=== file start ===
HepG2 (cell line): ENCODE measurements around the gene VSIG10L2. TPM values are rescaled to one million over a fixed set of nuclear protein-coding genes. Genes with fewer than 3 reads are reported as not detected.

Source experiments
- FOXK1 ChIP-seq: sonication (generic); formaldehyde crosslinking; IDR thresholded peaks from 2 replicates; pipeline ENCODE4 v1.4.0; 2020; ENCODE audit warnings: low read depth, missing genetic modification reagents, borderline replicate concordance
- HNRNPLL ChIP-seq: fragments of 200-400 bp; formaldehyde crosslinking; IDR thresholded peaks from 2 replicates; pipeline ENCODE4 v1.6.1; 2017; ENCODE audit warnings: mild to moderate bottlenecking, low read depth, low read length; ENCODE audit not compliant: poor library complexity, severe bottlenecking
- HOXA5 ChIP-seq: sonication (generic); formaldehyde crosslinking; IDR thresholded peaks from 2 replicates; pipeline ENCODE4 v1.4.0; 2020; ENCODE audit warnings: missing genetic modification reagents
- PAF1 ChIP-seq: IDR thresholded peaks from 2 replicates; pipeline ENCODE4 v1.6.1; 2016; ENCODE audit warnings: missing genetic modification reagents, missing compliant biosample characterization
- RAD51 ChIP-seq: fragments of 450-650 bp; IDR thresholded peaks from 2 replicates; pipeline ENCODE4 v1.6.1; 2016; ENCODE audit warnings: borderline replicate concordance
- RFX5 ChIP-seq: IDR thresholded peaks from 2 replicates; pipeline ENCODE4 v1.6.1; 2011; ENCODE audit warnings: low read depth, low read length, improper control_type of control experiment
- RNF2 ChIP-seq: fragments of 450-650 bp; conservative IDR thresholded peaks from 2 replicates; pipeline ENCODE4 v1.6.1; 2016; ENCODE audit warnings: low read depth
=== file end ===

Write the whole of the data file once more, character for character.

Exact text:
HepG2 (cell line): ENCODE measurements around the gene VSIG10L2. TPM values are rescaled to one million over a fixed set of nuclear protein-coding genes. Genes with fewer than 3 reads are reported as not detected.

Source experiments
- FOXK1 ChIP-seq: sonication (generic); formaldehyde crosslinking; IDR thresholded peaks from 2 replicates; pipeline ENCODE4 v1.4.0; 2020; ENCODE audit warnings: low read depth, missing genetic modification reagents, borderline replicate concordance
- HNRNPLL ChIP-seq: fragments of 200-400 bp; formaldehyde crosslinking; IDR thresholded peaks from 2 replicates; pipeline ENCODE4 v1.6.1; 2017; ENCODE audit warnings: mild to moderate bottlenecking, low read depth, low read length; ENCODE audit not compliant: poor library complexity, severe bottlenecking
- HOXA5 ChIP-seq: sonication (generic); formaldehyde crosslinking; IDR thresholded peaks from 2 replicates; pipeline ENCODE4 v1.4.0; 2020; ENCODE audit warnings: missing genetic modification reagents
- PAF1 ChIP-seq: IDR thresholded peaks from 2 replicates; pipeline ENCODE4 v1.6.1; 2016; ENCODE audit warnings: missing genetic modification reagents, missing compliant biosample characterization
- RAD51 ChIP-seq: fragments of 450-650 bp; IDR thresholded peaks from 2 replicates; pipeline ENCODE4 v1.6.1; 2016; ENCODE audit warnings: borderline replicate concordance
- RFX5 ChIP-seq: IDR thresholded peaks from 2 replicates; pipeline ENCODE4 v1.6.1; 2011; ENCODE audit warnings: low read depth, low read length, improper control_type of control experiment
- RNF2 ChIP-seq: fragments of 450-650 bp; conservative IDR thresholded peaks from 2 replicates; pipeline ENCODE4 v1.6.1; 2016; ENCODE audit warnings: low read depth